What do politicians, socialists, capitalists, and other idealists argue about almost constantly? The issue of wage inequality. Everywhere you look it seems like there is talk about “income redistribution,” “croney capitalism,” or “predatory financial institutions.” People seem to view the issue of inequality as something novel, something new. Yet, there has always been a war between the Haves and the Have-Nots. Sure, it’s easy enough to trace the history of riches and affluence in civilizations that kept written records. However, there are some anthropologists investigating the history of inequality through other means, as well.
Anthropology experts have examined specific characteristics from a wide variety of early civilizations. Sites studied include those inhabited by more nomadic, hunter-gatherer groups; communities that relied on small-scale farming; and early Roman cities. All of them functioned very differently from one another. Their means of survival and relationships with one another regularly dictated the likelihood of inequality.
What Led to Inequality?
Evidence suggests that in antiquity, much like today, inequality was the result of amassing resources for survival. As nomadic, hunting societies dwindled, so did an equal playing field. Hunting and gathering gave way to farming. This meant that people were better equipped to store their belonging and crops, raise cattle, and create a true sense of ownership.
For reasons that were once hard to discern, the advent of agriculture marked the first time in human history where things became seriously unequal. Permanent settlements and livestock turned into physical representations of wealth. This trend persisted for millennia until explorers left Europe, Africa, and Asia to travel to the New World. There, intrepid settlers once again found themselves on equal footing.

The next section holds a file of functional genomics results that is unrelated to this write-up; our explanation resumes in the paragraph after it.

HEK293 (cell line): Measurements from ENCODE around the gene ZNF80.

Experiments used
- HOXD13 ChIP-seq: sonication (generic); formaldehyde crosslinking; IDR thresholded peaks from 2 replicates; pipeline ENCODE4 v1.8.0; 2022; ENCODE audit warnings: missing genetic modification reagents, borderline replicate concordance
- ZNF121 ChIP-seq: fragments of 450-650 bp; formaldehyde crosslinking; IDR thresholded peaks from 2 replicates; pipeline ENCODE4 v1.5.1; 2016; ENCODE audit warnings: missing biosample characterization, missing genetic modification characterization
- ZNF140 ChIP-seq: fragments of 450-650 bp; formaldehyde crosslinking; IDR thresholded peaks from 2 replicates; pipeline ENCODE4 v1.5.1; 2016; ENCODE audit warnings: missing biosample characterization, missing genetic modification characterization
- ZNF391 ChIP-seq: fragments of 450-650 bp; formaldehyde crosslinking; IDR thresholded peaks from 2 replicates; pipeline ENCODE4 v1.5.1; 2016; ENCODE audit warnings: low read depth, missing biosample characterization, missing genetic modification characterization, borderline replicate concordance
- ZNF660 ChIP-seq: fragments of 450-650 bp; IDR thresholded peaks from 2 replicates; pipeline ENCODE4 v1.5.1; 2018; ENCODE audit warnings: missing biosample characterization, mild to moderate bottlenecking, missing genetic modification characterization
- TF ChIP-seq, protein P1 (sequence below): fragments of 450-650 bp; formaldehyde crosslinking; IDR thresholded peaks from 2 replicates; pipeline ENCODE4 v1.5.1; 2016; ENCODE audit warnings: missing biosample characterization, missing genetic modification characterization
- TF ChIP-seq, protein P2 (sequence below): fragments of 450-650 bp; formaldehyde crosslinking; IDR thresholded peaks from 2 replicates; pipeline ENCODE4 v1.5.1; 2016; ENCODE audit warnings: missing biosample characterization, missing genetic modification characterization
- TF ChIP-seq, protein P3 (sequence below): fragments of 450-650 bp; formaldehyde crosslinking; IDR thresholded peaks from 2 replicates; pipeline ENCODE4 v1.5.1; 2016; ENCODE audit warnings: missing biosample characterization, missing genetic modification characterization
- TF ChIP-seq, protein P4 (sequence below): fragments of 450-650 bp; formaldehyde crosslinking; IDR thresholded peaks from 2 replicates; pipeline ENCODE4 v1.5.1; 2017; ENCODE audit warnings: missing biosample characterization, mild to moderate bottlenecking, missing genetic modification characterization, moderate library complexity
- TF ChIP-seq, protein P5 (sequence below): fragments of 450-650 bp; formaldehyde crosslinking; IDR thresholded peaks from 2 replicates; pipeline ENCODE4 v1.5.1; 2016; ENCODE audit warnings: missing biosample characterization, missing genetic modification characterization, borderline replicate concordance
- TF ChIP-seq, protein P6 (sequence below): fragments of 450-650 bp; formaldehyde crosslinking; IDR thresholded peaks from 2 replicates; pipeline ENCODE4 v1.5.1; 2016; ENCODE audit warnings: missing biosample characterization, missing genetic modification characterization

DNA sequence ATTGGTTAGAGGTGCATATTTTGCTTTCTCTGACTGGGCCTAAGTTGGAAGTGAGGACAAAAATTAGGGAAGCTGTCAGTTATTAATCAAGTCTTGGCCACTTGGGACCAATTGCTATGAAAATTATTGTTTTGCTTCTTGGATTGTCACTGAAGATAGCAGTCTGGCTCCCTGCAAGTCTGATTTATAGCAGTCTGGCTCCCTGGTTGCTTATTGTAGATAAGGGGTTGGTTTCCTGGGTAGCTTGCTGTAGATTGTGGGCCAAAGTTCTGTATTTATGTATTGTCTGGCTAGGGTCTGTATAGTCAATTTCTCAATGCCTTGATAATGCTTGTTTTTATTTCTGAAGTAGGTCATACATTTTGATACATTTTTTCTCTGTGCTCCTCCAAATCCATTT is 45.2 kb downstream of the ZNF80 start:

Research carried out in search of inequality’s origins focuses on a relatively small portion of ancient populations. Investigators hope to continue their explorations into ancient civilizations to see if the trend of agriculture leading to inequality holds true for other, possibly more isolated, communities. Some of them believe that societies all inevitably lead to differences in economic affluence. Others hope to see proof that there are ways for human beings to live in mutually beneficial communities.
How do you feel about this historical understanding of inequality? Do you think that there are some societies that existed that transcended the need for personal gain with which everyone is so familiar? What do you think it would take to make modern civilizations more equal? Is it wrong for experts to delve into the anthropology of inequality to serve a political agenda? Let us know your thoughts in the comments.